Tevva’s technology “will allow us to take zero tailpipe emission electric vehicle operations into cities that are out of reach using normal pure electric vehicles,” said Peter Harris, director of Sustainability, Europe at UPS. “This technology will form an important part of our future.”
The trucks Tevva repowers as well as those the company is planning to build from scratch next year at its new facility in Chelmsford are fully digital. “Every piece of information on our trucks is on the cloud,” Bennett said. The software and algorithms developed by the company automatically calculate the most efficient use of the battery and instruct the range extender when to kick in, without any input from the driver.
This complete digitalization will help trucks take part in the autonomous vehicle revolution as well, Bennett said. “In the future, trucks can also be autonomous. But while many others are focusing on the autonomous driving part of the technology, we are focusing on autonomous energy management.”
The sale of Mobileye to Intel Corp. has raised the stakes in the race to autonomous driving and has put a spotlight on Israel as a center for the development of the brains of these vehicles. Why, then, would an Israeli go to London to set up his vehicle-focused startup?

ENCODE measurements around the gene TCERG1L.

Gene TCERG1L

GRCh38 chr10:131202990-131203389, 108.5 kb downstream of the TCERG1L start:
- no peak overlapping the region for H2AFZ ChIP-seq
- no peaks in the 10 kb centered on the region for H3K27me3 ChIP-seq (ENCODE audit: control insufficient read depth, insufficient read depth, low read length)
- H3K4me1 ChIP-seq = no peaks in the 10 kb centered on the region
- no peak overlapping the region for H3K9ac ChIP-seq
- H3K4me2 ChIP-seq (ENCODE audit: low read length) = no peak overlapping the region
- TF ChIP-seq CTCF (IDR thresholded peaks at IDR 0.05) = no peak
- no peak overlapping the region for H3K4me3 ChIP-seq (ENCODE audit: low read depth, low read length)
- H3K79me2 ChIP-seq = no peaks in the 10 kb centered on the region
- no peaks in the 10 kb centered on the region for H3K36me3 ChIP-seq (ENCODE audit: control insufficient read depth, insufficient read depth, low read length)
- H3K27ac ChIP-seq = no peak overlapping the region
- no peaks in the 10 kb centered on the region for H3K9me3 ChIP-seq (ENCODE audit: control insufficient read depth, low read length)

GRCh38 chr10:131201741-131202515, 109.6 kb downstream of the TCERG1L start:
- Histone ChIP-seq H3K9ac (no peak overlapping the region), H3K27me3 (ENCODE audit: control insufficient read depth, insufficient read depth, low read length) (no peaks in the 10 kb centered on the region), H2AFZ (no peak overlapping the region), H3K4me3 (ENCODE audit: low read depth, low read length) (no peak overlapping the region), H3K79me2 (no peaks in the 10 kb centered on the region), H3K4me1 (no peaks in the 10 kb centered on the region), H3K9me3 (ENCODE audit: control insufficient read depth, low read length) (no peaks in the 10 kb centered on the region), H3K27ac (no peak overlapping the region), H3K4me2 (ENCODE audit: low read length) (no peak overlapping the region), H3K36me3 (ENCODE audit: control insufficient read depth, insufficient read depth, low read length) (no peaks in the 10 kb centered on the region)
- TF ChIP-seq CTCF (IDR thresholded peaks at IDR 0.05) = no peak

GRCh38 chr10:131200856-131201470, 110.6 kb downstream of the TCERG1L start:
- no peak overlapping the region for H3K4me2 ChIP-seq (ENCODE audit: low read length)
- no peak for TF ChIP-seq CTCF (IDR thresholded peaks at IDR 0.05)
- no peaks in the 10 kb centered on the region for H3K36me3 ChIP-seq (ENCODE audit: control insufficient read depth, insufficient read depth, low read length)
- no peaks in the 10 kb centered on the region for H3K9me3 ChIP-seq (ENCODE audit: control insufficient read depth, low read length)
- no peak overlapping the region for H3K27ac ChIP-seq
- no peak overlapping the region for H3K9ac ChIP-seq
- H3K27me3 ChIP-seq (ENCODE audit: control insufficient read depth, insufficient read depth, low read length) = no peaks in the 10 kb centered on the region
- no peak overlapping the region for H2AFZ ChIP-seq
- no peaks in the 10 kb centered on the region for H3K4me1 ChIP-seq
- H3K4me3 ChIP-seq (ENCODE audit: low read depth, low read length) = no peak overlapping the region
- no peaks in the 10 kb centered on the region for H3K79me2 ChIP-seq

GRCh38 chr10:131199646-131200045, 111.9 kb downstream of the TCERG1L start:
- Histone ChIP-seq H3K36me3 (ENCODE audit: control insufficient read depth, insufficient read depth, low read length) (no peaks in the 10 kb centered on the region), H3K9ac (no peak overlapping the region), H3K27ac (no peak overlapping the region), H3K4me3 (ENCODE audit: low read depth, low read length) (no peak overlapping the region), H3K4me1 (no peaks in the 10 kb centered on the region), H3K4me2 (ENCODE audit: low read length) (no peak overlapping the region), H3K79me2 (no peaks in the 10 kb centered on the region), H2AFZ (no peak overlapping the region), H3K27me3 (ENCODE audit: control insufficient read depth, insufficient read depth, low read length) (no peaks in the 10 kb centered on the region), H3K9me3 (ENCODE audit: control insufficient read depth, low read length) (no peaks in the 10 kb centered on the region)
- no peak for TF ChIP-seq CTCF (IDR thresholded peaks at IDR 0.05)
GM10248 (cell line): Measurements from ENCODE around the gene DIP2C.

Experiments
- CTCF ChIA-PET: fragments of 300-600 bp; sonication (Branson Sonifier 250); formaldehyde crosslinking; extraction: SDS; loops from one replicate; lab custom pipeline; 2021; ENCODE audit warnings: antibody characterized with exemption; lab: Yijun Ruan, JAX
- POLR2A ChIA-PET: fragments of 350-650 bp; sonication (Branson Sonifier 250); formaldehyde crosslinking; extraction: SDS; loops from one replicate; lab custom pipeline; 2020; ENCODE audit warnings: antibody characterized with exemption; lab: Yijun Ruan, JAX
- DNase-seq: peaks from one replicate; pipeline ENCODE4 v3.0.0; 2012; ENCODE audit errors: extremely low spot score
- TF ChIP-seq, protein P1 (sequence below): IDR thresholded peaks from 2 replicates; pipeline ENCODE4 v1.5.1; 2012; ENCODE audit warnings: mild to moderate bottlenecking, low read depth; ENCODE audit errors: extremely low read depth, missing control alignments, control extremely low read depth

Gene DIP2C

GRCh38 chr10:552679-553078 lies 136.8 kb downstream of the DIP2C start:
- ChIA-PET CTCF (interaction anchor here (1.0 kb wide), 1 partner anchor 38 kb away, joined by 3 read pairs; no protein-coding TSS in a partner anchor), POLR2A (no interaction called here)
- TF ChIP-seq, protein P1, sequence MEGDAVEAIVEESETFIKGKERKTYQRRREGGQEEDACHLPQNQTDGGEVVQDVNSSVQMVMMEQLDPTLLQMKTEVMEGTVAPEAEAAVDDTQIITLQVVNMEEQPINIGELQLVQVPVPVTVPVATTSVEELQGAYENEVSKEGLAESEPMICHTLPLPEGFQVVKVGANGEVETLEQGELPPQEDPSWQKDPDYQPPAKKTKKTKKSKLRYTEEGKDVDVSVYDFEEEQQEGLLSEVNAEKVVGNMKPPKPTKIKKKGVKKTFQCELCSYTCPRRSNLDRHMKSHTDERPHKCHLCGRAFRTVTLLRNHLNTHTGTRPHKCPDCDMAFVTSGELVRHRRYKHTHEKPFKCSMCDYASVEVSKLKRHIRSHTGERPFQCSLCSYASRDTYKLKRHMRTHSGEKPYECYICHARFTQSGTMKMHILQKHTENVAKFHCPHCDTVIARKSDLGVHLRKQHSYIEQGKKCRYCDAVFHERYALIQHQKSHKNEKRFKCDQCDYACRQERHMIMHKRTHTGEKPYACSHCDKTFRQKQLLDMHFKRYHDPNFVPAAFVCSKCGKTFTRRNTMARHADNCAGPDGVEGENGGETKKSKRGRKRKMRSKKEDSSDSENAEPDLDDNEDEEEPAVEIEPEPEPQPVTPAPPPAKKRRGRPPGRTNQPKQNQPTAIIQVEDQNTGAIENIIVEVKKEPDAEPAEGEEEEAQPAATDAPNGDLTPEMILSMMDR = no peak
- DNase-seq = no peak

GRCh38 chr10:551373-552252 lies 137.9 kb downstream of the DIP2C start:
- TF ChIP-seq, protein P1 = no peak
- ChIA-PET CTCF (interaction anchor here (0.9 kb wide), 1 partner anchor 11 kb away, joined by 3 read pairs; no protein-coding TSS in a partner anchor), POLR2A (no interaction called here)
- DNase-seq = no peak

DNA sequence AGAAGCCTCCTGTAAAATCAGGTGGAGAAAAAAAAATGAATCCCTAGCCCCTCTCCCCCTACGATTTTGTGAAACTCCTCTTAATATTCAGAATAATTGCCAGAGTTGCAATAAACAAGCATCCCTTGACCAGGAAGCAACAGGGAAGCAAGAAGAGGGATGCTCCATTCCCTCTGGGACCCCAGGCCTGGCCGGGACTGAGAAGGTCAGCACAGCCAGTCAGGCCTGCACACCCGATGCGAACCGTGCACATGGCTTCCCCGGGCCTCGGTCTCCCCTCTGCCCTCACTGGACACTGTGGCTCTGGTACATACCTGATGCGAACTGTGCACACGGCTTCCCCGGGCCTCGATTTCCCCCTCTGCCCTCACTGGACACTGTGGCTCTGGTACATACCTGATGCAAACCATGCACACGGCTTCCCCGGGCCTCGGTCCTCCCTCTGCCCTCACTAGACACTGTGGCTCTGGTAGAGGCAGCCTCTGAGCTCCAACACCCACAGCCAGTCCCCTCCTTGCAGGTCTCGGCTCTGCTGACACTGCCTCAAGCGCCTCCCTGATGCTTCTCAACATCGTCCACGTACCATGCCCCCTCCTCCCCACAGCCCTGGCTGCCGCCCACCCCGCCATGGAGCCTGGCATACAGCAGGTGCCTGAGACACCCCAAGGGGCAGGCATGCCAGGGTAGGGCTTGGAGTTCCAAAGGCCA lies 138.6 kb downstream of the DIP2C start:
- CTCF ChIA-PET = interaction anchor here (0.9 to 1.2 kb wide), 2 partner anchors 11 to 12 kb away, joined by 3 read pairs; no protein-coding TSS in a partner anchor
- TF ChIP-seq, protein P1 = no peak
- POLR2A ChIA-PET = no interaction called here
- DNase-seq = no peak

“Israel is actually one of the best places in the world for tech,” Bennett, who set up Tevva in 2013, said. “It is strong on automotive software, but unfortunately not strong in automotive hardware. There are no automotive engineering studies in Israel and there are no test tracks in Israel to test out vehicles before they hit busy public roads. So there is no ecosystem in Israel for developing electric trucks.”
Brexit, the UK’s planned withdrawal from the European Union, is certainly a concern, he said. “It may complicate our exporting abilities and some investors may be concerned about it,” he said. “But It is not a day-to-day issue we deal with.”
The sons of immigrants to Israel from the United States, Bennett sees his relocating to the UK as “temporary.” He often consults with his brother Naftali, who before becoming a politician sold Cyota, a company he co-founded operating in the anti-fraud space, to RSA Security in 2005 for $145 million. Naftali, however, is not an investor in Tevva, which to date has been funded by “high net worth individuals from Israel, the UK and Australia,” Bennett said.
Tevva, which has also offices in Israel, is in discussion to deploy its electric trucks as part of a major project in Israel, Bennett said.
There are challenges ahead for the UK-based company, however, including regulation and having a big enough volume of sales to keep costs low.
The company has already struck a partnership in China with the nation’s second-largest manufacturer of diesel trucks and is in talks with potential partners in Israel, the US, and Europe, Bennett said.
“The market is huge,” he said. “We believe every truck should be electric. Our priority is to make sure our electric trucks always get the job done. Then the industry won’t be afraid of actually using them.”